The combination of a simple but satisfying plot and vibrant art adds up to a story that succeeds on several levels. Yes, we...

READ REVIEW

CAN YOU FIND PUP?

From the I Like To Read series

In this amusing early reader, a young left-handed artist ignores his talented poodle until Pup runs away to join the circus.

The little boy, Tate, wears a black beret and a jaunty, red scarf as he creates pencil sketches of his cats, flowers and insects in his garden, and clowns at the circus. Pup makes desperate bids for Tate’s attention, painting his own fur with tubes of paint, swinging from a tree branch, and juggling balls for the clowns. When Pup follows the clowns and joins the circus, Tate is sad at the loss of his pet. He posts 10 colored-pencil portraits of Pup outside the circus tent, leading to a happy reunion of boy and dog. The story’s clever construction has a brightly colored illustration of Tate busily sketching on one double-page spread followed by a spread displaying Tate’s large, black-and-white drawing that includes 10 similar items in a busy seek-and-find design. The minimal text works well as an early reader, but this clever story will also be a fine choice for preschoolers who are learning to count to 10, and it even teaches a little about different art methods. Lively illustrations in watercolor and ink are filled with tiny details and funny expressions for Tate and Pup and their feline friends. All the human characters, including the clowns, present white.

The combination of a simple but satisfying plot and vibrant art adds up to a story that succeeds on several levels. Yes, we can find Pup! And we’d like to see him (and Tate) again. (Early reader/picture book. 2-8)

Pub Date: Oct. 23, 2018

ISBN: 978-0-8234-3940-9

Page Count: 32

Publisher: Holiday House

Review Posted Online: July 24, 2018

Kirkus Reviews Issue: Aug. 15, 2018

Did you like this book?

No Comments Yet

Plotless and pointless, the book clearly exists only because its celebrity author wrote it.

YOUR BABY'S FIRST WORD WILL BE DADA

A succession of animal dads do their best to teach their young to say “Dada” in this picture-book vehicle for Fallon.

A grumpy bull says, “DADA!”; his calf moos back. A sad-looking ram insists, “DADA!”; his lamb baas back. A duck, a bee, a dog, a rabbit, a cat, a mouse, a donkey, a pig, a frog, a rooster, and a horse all fail similarly, spread by spread. A final two-spread sequence finds all of the animals arrayed across the pages, dads on the verso and children on the recto. All the text prior to this point has been either iterations of “Dada” or animal sounds in dialogue bubbles; here, narrative text states, “Now everybody get in line, let’s say it together one more time….” Upon the turn of the page, the animal dads gaze round-eyed as their young across the gutter all cry, “DADA!” (except the duckling, who says, “quack”). Ordóñez's illustrations have a bland, digital look, compositions hardly varying with the characters, although the pastel-colored backgrounds change. The punch line fails from a design standpoint, as the sudden, single-bubble chorus of “DADA” appears to be emanating from background features rather than the baby animals’ mouths (only some of which, on close inspection, appear to be open). It also fails to be funny.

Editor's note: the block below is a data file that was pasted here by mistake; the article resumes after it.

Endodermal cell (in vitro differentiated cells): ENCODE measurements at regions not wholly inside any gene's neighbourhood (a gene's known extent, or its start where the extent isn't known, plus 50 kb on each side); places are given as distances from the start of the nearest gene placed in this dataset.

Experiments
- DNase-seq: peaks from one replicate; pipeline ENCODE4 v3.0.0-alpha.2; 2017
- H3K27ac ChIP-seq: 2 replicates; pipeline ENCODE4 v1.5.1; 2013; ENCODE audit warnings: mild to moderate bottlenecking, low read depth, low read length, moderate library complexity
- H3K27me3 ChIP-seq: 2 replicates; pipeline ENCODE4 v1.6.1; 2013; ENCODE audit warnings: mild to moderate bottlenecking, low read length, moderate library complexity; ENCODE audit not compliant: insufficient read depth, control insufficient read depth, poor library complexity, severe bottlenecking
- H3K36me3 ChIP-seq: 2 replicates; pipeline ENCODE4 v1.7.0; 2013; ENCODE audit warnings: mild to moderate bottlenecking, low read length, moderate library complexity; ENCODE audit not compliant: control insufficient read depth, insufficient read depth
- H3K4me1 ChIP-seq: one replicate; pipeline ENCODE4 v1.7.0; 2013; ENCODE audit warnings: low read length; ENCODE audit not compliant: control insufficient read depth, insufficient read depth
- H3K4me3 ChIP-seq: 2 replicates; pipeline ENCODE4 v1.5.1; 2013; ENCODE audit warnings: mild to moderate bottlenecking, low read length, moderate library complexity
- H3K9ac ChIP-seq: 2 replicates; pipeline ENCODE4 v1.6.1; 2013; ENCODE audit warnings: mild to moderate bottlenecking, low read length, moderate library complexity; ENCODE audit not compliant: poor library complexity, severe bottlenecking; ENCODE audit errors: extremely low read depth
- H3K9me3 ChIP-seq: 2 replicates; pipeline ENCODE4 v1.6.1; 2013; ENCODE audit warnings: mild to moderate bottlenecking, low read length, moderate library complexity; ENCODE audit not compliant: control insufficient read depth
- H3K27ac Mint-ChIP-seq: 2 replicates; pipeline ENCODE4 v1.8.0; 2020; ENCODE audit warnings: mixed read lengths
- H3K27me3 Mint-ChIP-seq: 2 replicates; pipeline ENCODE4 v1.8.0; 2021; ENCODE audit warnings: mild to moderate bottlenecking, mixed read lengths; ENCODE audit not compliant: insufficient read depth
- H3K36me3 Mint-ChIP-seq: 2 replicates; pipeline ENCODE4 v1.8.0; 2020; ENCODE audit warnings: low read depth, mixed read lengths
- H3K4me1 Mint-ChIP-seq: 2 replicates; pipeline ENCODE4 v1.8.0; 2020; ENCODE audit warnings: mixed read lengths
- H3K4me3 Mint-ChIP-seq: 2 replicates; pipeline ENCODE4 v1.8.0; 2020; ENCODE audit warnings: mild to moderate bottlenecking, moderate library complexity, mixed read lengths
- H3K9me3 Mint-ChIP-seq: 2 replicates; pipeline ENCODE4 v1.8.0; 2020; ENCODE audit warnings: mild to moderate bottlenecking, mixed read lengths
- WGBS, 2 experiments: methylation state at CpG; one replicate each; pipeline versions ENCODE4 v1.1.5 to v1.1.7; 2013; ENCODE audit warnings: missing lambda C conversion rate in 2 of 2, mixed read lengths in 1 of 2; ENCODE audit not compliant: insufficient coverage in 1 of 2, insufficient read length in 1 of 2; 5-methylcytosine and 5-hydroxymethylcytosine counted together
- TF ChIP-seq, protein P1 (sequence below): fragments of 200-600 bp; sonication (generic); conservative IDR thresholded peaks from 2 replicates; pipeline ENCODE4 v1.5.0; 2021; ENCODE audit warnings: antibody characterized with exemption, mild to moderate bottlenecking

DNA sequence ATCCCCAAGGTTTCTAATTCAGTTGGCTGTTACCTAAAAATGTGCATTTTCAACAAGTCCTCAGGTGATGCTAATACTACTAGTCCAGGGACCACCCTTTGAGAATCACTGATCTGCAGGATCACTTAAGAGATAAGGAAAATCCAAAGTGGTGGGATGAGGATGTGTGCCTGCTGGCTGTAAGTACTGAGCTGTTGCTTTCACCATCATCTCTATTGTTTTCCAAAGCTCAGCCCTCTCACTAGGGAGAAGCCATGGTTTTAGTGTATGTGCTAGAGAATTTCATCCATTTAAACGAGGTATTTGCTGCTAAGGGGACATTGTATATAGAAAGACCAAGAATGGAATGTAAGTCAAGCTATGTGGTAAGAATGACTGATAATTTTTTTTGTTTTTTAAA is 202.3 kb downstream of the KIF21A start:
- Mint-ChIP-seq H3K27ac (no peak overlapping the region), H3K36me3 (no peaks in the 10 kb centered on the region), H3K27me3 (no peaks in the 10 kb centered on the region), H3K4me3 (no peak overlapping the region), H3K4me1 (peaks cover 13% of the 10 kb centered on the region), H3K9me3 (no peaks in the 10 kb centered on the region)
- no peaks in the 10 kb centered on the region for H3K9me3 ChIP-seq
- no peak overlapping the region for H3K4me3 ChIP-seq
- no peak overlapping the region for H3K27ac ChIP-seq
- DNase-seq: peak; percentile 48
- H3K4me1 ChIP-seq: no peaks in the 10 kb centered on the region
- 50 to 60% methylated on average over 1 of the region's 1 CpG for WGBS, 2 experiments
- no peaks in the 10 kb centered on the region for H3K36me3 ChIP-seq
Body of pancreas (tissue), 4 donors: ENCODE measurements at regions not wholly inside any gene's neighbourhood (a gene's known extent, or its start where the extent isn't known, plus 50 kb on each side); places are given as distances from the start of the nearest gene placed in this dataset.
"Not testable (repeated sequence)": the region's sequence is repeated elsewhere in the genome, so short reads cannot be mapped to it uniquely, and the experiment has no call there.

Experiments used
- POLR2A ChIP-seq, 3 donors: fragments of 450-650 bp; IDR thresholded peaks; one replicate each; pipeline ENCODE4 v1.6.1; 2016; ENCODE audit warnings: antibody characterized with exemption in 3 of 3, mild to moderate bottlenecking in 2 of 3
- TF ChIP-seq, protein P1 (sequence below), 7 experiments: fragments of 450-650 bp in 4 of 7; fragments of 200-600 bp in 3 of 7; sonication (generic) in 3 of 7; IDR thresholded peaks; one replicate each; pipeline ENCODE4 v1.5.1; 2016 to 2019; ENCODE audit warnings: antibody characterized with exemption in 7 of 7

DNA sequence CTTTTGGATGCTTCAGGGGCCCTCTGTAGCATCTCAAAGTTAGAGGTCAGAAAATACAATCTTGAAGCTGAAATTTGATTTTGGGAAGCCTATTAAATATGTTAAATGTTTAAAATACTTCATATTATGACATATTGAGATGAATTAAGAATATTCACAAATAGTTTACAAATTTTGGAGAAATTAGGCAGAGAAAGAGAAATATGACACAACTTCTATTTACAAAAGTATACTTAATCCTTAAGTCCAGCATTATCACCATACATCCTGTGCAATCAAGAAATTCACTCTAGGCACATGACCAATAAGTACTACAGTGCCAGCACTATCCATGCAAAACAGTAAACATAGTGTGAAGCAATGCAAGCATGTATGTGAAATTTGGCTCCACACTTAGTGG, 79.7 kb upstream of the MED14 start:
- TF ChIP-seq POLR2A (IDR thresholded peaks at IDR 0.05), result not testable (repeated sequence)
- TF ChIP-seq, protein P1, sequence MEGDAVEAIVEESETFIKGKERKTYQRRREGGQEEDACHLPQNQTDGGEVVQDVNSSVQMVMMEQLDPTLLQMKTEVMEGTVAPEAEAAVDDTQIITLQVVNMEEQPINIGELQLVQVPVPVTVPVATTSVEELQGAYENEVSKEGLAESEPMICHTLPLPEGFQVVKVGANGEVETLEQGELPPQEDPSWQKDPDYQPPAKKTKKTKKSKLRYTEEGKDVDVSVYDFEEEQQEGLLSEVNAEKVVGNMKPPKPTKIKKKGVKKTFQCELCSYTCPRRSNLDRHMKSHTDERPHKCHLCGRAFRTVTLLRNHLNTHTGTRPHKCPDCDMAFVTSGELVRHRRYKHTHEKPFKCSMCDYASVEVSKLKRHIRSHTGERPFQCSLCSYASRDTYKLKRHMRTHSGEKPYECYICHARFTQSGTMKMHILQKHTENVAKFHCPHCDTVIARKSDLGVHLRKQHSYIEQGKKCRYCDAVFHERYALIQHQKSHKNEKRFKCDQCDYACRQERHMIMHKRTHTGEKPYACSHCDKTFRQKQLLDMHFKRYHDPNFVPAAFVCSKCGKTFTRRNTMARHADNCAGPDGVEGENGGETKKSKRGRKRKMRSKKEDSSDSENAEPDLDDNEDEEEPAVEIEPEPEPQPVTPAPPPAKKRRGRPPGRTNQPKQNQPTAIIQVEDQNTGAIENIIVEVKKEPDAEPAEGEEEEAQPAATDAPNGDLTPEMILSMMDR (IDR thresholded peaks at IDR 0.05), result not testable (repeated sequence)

Plotless and pointless, the book clearly exists only because its celebrity author wrote it. (Picture book. 3-5)

Pub Date: June 9, 2015

ISBN: 978-1-250-00934-0

Page Count: 32

Publisher: Feiwel & Friends

Review Posted Online: April 15, 2015

Kirkus Reviews Issue: May 1, 2015

Did you like this book?

No Comments Yet

While this is a fairly bland treatment compared to Deborah Lee Rose and Carey Armstrong-Ellis’ The Twelve Days of...

ON THE FIRST DAY OF KINDERGARTEN

Rabe follows a young girl through her first 12 days of kindergarten in this book based on the familiar Christmas carol.

The typical firsts of school are here: riding the bus, making friends, sliding on the playground slide, counting, sorting shapes, laughing at lunch, painting, singing, reading, running, jumping rope, and going on a field trip. While the days are given ordinal numbers, the song skips the cardinal numbers in the verses, and the rhythm is sometimes off: “On the second day of kindergarten / I thought it was so cool / making lots of friends / and riding the bus to my school!” The narrator is a white brunette who wears either a tunic or a dress each day, making her pretty easy to differentiate from her classmates, a nice mix in terms of race; two students even sport glasses. The children in the ink, paint, and collage digital spreads show a variety of emotions, but most are happy to be at school, and the surroundings will be familiar to those who have made an orientation visit to their own schools.

While this is a fairly bland treatment compared to Deborah Lee Rose and Carey Armstrong-Ellis’ The Twelve Days of Kindergarten (2003), it basically gets the job done. (Picture book. 4-7)

Pub Date: June 21, 2016

ISBN: 978-0-06-234834-0

Page Count: 32

Publisher: Harper/HarperCollins

Review Posted Online: May 4, 2016

Kirkus Reviews Issue: June 1, 2016

Did you like this book?

No Comments Yet
more